|کد مقاله||کد نشریه||سال انتشار||مقاله انگلیسی||ترجمه فارسی||نسخه تمام متن|
|308141||513529||2014||12 صفحه PDF||سفارش دهید||دانلود رایگان|
• The differences of the means between measurements and calculated values for surface temperature were calculated.
• Increasing the albedo of a coating decreases the air temperature inside the canyon.
• Increasing the coatings’ albedo lead to 7–8 °C decrease of surface temperature on ground level.
• The decrease on walls’ surface temperature may reach 2–3 °C.
Surface temperature measurements carried out during summer period, at canyons’ facades, pavements and street inside a deep urban canyon, in the center of Athens. At the same time experimental data of air temperature were collected through extensive monitoring in the center of the urban canyon.CFD simulations performed in order to calculate surface temperature in buildings’ facades and at street level as well as air temperature inside the canyon. On the first part of this study comparison carried out between the measured and calculated values for a) surface temperature for the initial coating and b) the air temperature in the center of a deep street urban canyon. The calculated data have been thoroughly analyzed and used as well for the CFD model validation. The second task of this work was the calculation of the surface and air temperature, inside the deep urban canyon, by using a “cool” coating and the possible mitigation of the heat island effect in the specific urban area.The use of “cool” coatings, providing high reflectivity of solar radiation on the materials used on pavements and walls inside a canyon, estimated able to decrease surface temperature up to 7–8 °C at ground level. The decrease on walls’ surface temperature estimated close to 2–3 °C. Ambient air temperature inside the urban street canyon may decrease up to 1 °C. The reduction of absorbed solar radiation may lead to the energy consumption and thermal comfort conditions in cities and fight the increased heat island effect.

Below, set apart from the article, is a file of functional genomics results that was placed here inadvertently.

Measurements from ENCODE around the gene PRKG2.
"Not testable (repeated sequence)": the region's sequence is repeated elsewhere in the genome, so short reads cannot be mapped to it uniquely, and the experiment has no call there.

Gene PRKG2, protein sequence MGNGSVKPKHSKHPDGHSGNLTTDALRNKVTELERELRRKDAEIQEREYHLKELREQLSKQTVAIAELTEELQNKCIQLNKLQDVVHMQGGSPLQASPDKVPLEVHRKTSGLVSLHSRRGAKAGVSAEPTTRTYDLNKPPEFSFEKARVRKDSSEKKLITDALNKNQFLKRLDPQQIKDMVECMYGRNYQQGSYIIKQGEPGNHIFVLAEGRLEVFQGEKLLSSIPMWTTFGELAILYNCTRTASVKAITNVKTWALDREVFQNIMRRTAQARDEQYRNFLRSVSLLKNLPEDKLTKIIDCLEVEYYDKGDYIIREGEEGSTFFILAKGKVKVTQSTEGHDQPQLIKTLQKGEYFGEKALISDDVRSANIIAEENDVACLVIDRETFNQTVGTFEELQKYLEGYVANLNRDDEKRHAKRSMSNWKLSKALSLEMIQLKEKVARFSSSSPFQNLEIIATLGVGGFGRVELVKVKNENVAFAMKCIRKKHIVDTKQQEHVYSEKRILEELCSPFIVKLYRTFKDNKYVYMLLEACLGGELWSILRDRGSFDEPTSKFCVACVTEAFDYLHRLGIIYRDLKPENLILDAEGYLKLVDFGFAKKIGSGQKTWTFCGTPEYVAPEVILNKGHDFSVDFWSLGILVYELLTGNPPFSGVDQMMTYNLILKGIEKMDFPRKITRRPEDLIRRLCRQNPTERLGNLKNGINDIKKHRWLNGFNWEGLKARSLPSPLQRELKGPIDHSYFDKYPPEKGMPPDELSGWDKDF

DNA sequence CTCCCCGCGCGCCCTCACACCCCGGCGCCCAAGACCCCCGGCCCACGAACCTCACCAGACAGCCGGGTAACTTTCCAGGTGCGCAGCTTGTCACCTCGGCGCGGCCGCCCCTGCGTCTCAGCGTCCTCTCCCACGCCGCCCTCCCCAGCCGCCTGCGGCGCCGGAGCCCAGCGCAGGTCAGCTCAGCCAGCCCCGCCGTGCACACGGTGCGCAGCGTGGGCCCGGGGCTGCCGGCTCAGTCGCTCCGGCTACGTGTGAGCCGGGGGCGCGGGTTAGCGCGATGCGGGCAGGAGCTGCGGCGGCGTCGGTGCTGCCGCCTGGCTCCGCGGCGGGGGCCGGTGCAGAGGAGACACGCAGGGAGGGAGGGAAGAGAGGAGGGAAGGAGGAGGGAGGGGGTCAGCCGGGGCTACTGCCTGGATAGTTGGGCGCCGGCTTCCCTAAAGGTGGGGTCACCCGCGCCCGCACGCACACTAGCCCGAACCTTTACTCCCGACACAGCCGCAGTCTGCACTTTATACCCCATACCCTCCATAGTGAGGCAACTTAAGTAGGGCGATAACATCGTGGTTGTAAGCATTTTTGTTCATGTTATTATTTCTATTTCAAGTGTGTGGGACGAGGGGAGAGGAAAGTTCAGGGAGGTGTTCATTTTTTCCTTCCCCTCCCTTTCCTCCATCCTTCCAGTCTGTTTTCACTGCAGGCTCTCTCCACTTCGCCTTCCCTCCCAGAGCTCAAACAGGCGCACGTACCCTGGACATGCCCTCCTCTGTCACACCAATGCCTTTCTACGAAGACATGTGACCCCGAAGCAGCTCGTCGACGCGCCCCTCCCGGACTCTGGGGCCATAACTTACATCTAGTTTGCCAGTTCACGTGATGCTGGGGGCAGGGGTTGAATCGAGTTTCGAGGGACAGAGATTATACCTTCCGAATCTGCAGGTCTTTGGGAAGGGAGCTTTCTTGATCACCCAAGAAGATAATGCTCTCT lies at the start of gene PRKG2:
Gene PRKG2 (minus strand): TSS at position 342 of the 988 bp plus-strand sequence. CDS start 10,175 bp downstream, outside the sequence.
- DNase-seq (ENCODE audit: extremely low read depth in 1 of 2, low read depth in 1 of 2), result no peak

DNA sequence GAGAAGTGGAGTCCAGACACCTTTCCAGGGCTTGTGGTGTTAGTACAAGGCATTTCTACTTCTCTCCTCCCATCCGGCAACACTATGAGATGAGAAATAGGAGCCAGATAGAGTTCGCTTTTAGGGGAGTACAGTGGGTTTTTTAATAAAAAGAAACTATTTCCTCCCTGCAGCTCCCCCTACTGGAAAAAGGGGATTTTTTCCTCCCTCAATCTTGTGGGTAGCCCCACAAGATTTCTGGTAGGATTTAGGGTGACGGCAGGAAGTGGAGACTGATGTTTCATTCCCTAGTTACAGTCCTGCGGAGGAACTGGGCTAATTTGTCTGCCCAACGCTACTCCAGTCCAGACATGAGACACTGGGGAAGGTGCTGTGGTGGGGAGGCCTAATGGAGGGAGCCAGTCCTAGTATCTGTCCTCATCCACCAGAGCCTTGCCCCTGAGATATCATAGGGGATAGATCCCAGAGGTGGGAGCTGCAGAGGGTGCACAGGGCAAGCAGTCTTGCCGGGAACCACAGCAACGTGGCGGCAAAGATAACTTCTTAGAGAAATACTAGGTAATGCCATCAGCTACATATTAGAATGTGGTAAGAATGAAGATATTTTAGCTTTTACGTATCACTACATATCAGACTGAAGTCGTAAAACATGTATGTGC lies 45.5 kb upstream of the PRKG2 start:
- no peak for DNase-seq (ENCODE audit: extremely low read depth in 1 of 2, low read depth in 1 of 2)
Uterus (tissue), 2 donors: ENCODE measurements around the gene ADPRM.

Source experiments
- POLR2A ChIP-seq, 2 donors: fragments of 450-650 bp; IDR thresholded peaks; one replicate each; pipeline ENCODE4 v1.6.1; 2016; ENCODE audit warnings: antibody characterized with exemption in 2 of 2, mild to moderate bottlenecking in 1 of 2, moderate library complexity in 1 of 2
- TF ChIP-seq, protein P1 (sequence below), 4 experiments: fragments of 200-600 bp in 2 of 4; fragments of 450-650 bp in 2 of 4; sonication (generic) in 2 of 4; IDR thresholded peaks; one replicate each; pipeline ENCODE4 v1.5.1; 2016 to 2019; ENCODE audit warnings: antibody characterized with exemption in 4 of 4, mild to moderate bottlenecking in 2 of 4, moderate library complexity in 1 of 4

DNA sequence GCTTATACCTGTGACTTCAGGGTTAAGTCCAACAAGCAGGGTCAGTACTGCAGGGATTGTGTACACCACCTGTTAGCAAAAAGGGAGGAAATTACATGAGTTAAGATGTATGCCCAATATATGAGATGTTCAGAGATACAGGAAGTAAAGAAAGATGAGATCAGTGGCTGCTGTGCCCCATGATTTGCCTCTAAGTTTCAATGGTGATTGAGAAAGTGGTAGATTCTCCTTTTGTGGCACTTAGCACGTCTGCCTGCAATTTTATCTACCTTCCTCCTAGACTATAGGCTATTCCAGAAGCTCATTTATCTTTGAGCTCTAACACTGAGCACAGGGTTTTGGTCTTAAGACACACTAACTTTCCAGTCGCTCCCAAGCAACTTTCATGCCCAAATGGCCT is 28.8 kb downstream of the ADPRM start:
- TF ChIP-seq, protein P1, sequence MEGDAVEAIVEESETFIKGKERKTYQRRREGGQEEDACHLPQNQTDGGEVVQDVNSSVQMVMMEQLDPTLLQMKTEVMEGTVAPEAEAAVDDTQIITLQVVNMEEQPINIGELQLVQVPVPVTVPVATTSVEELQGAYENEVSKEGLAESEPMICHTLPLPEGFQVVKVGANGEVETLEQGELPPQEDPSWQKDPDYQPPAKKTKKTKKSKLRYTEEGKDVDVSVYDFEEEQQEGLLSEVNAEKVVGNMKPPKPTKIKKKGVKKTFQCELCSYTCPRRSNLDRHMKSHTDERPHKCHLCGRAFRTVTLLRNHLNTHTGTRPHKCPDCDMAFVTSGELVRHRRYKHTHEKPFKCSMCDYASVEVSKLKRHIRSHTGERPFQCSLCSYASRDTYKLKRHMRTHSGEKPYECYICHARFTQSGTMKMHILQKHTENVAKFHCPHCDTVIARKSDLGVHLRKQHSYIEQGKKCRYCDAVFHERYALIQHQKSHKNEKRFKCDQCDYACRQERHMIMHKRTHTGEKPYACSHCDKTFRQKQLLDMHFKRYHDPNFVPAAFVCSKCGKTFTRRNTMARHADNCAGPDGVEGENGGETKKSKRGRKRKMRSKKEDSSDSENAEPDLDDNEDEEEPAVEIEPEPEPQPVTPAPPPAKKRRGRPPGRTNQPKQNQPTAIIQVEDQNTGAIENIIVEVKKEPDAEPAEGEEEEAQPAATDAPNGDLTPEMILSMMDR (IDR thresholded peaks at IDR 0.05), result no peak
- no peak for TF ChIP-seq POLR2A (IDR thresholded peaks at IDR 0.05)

Journal: Sustainable Cities and Society - Volume 13, October 2014, Pages 20–31